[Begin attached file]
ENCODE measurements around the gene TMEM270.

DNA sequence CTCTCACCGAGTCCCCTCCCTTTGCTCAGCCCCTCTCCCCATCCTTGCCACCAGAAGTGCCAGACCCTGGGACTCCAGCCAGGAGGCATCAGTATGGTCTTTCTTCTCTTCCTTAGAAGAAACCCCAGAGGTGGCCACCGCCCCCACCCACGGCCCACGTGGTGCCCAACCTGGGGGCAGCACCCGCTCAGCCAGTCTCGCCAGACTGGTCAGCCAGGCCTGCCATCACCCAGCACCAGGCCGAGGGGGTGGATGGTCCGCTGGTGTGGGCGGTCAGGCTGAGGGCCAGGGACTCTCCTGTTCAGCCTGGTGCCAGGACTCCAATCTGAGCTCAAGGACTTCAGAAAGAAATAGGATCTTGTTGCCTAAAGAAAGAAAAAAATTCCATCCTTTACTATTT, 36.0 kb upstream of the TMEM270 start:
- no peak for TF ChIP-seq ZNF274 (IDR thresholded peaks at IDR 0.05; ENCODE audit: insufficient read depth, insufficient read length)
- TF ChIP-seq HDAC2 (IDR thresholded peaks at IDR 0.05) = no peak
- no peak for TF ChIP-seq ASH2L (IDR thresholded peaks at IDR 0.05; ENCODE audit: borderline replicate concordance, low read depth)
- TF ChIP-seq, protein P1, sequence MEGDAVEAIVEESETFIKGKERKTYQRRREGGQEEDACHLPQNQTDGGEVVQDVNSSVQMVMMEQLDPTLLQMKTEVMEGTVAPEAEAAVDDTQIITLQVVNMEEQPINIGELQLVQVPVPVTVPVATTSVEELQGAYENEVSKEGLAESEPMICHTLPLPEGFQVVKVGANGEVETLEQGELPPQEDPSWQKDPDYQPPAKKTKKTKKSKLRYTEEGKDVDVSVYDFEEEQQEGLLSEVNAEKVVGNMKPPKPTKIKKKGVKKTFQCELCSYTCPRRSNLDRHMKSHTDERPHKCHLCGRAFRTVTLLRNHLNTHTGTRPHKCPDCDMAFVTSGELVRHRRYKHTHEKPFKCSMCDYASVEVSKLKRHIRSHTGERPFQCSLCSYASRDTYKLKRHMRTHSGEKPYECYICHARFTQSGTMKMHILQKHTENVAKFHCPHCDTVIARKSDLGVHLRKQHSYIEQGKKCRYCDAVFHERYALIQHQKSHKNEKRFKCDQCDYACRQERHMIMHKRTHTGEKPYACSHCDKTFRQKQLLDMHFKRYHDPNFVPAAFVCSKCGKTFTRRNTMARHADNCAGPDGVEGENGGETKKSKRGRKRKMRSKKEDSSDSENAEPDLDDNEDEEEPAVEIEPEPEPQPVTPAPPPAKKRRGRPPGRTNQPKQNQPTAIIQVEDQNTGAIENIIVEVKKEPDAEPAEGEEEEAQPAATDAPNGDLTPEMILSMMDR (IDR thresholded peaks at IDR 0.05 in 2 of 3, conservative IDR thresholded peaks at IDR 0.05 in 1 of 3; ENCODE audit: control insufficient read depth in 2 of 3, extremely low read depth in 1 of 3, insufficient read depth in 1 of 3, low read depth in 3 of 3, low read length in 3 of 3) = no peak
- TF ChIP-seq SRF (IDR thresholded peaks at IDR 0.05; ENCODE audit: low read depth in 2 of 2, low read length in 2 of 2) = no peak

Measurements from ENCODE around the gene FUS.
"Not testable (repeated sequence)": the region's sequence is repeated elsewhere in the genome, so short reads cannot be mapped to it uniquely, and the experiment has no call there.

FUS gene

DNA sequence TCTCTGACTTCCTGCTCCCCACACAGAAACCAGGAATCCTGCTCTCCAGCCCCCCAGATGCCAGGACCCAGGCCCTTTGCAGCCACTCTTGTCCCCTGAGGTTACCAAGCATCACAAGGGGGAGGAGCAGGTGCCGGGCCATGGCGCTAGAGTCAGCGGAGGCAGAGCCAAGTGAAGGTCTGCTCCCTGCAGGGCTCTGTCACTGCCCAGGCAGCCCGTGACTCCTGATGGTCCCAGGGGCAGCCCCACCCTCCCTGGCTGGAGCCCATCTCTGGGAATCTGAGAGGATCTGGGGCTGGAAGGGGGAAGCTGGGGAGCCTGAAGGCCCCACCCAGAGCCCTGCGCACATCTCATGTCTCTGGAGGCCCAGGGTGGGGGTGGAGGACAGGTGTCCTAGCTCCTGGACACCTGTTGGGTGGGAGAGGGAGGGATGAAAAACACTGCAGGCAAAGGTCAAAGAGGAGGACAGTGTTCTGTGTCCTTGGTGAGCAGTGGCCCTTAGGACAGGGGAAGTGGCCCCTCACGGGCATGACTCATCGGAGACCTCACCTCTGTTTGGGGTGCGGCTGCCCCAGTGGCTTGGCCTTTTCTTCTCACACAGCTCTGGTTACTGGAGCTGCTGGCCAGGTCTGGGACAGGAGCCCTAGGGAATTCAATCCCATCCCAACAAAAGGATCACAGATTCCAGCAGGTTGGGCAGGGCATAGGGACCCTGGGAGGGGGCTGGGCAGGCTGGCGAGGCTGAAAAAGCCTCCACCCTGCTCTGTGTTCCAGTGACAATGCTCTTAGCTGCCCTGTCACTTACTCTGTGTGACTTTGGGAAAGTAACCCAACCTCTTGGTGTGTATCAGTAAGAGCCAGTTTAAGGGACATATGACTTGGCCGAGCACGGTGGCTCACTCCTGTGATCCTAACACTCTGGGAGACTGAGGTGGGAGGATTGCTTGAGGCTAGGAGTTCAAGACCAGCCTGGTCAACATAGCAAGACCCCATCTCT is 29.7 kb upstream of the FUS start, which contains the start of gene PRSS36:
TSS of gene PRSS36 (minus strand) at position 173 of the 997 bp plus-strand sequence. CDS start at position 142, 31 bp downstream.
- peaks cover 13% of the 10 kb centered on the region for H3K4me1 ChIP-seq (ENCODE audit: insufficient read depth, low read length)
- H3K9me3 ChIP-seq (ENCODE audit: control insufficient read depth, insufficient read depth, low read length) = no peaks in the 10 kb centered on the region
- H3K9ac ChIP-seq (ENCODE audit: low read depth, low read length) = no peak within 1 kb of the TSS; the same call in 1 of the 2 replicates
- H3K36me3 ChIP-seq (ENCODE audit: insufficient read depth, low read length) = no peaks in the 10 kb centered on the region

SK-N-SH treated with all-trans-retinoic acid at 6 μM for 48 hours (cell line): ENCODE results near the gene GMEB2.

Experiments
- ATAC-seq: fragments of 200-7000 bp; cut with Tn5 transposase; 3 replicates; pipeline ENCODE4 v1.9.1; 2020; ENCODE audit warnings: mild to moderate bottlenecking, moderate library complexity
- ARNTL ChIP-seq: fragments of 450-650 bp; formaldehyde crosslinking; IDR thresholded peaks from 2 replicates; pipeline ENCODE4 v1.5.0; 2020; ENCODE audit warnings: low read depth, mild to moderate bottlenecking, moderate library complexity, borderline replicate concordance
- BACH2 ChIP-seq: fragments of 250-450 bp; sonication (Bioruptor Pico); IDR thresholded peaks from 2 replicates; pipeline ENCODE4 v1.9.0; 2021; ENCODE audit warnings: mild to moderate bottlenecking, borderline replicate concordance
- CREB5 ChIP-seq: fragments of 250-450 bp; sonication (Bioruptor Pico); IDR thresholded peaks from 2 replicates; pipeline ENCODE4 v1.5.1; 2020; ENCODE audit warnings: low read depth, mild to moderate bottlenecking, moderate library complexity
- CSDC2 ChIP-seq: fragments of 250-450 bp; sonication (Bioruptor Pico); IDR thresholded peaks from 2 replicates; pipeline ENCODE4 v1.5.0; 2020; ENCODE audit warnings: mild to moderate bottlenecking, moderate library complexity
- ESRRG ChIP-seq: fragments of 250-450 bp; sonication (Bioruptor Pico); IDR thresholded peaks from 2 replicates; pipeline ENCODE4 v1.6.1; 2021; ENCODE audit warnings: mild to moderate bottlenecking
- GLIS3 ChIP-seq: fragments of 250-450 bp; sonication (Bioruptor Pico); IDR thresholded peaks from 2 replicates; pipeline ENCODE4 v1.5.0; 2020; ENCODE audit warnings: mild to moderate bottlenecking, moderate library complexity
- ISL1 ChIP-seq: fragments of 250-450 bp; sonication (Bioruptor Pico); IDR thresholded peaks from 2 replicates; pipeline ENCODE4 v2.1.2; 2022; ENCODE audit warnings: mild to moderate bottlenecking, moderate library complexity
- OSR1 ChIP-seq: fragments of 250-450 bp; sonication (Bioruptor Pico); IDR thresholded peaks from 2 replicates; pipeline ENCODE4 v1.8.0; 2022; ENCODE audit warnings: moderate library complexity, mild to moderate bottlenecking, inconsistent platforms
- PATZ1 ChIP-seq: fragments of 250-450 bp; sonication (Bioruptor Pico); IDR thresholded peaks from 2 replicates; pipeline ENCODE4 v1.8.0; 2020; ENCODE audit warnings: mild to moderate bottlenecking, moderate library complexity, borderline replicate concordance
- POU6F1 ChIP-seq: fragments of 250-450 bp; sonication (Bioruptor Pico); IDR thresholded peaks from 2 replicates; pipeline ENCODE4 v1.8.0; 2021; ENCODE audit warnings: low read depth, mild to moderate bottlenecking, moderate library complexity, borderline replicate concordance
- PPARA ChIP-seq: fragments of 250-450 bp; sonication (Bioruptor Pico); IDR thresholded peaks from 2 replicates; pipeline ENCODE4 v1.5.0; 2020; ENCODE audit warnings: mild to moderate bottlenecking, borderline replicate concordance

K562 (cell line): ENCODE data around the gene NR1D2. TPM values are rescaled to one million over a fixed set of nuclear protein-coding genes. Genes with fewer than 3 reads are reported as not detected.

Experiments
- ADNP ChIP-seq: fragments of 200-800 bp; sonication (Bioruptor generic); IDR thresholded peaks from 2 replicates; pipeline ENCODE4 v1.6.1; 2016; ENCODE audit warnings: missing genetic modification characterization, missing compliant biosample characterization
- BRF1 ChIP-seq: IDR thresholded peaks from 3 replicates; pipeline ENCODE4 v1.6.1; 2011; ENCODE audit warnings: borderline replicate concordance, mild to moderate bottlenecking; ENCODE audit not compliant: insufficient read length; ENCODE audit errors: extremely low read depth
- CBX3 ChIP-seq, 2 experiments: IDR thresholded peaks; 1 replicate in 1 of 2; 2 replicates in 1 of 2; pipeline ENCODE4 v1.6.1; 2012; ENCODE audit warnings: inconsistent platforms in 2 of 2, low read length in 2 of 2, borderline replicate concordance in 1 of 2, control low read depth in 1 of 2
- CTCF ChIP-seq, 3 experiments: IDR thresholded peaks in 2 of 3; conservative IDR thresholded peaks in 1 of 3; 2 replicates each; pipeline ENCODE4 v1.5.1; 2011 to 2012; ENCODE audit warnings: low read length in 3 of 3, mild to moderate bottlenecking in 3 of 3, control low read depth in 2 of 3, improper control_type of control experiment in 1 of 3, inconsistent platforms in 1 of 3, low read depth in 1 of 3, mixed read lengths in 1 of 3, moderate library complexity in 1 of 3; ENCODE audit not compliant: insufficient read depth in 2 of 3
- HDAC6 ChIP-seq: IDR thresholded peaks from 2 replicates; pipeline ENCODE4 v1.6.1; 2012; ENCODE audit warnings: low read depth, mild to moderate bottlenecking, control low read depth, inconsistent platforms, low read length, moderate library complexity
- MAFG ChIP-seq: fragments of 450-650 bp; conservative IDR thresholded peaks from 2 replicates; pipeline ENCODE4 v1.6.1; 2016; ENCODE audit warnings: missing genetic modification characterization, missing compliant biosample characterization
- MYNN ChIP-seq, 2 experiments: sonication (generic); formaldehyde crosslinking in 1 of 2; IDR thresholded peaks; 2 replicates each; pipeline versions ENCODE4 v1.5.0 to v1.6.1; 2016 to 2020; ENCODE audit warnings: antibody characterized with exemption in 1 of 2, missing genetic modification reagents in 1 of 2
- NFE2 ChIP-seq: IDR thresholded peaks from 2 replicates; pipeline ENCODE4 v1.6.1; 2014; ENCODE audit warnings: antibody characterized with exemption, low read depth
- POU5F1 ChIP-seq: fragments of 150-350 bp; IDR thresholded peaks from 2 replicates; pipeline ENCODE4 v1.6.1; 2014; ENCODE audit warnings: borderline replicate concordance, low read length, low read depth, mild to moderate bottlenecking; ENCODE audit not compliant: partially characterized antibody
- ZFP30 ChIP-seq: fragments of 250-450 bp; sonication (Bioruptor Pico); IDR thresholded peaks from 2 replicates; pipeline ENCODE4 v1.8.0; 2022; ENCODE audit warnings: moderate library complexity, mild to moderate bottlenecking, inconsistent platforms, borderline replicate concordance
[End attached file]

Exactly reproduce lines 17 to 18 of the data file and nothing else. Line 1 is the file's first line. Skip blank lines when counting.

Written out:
SK-N-SH treated with all-trans-retinoic acid at 6 μM for 48 hours (cell line): ENCODE results near the gene GMEB2.

Experiments